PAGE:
But it was the adult males’ propensity for “serious combat” through locking jaws and grappling at the water’s surface, in a spectacle dubbed “kissing” by anglers, that really sets the fish apart from related species, Johnson said. “I’ve spoken to a few of the guys and they say they often engage in these episodes and they’re pretty serious about it too,” he said. “One fish will see another one approaching in the distance and he’ll just make a beeline for the other guy and they’ll go at it hammer and tongs.” Johnson worked with geneticist Jessica Worthington Wilmer, using DNA sequence codes to describe this newest member of the sweetlips family, after analyzing comparable specimens from Africa, the Middle East and Japan. Johnson has no anecdotal evidence on how the fish tastes but ventured it would not be its finest attribute.
“I haven’t tried it myself and most of the fly fishermen practise catch-and-release so I haven’t spoken to anyone that’s eaten one,” he said. “It’s probably only fair edible quality, I’d suspect, going on the closest relative.” The chief executive of Queensland Museum, Suzanne Miller, said the discovery of the blue bastard was “another exciting achievement” for museum scientists, who described 120 new species in 2014-15. Queensland science and innovation minister Leeanne Enoch said the discovery was proof that museums were “much more than displays of static objects”. She cited the importance of “retaining a pool of talented scientists” in the state by investing in research through the government’s $180m Advance Queensland initiative. The scientific paper on Plectorhinchus caeruleonothus has just been published in the zoological journal Zootaxa.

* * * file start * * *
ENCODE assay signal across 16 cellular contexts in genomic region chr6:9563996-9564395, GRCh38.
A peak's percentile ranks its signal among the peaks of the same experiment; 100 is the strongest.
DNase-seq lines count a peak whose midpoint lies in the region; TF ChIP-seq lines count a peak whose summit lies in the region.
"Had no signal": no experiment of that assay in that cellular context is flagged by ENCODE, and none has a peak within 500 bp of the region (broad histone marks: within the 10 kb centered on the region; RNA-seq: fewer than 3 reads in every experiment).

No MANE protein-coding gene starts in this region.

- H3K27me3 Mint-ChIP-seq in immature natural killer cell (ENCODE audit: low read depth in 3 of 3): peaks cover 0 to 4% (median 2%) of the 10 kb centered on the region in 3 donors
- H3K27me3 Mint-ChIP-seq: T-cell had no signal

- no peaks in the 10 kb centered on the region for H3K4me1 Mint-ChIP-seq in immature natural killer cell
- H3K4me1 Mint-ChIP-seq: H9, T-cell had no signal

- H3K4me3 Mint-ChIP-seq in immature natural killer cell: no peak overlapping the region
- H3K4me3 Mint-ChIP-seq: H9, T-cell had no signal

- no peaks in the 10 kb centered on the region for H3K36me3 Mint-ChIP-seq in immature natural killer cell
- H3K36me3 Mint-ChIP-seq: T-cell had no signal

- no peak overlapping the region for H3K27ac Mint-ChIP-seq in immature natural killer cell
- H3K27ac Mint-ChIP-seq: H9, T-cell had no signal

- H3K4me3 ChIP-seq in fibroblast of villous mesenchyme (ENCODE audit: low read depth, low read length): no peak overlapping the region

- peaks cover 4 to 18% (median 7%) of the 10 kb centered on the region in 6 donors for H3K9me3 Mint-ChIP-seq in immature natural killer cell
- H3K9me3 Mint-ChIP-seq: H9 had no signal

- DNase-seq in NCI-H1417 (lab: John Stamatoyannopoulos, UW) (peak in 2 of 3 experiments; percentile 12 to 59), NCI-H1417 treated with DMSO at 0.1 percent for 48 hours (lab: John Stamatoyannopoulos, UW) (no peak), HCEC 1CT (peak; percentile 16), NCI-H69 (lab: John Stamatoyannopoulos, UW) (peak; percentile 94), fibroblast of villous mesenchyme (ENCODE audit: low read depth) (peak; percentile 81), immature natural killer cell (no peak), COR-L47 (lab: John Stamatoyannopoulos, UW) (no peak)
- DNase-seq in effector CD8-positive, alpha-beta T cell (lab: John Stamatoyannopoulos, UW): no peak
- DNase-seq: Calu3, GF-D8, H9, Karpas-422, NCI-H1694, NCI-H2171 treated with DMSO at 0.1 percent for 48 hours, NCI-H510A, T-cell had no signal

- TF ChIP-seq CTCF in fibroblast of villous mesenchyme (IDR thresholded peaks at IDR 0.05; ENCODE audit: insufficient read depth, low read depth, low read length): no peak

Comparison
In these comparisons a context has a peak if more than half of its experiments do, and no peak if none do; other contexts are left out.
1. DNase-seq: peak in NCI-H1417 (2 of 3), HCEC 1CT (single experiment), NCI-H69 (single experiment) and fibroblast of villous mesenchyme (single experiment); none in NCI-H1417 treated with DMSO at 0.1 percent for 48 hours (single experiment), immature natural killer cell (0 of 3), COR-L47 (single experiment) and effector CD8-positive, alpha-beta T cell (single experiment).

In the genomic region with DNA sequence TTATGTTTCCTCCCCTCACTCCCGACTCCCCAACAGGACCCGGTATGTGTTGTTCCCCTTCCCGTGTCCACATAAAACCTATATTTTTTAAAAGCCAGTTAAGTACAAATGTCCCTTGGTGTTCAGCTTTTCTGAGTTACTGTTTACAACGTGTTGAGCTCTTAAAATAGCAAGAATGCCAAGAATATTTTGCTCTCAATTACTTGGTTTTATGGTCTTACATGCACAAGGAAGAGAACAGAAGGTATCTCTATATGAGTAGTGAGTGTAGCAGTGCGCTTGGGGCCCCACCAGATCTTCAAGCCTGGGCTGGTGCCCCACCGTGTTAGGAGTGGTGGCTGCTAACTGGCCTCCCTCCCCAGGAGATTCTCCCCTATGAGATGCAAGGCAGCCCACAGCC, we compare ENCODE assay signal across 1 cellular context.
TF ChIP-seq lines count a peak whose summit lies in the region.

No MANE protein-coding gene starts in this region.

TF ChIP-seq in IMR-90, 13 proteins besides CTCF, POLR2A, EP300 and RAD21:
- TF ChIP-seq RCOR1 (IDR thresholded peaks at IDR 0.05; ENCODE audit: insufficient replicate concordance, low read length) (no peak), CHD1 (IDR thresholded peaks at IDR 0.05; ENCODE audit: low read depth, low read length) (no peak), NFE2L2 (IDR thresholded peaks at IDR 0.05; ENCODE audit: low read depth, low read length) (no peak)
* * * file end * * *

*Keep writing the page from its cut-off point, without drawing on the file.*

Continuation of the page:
Animal Pictures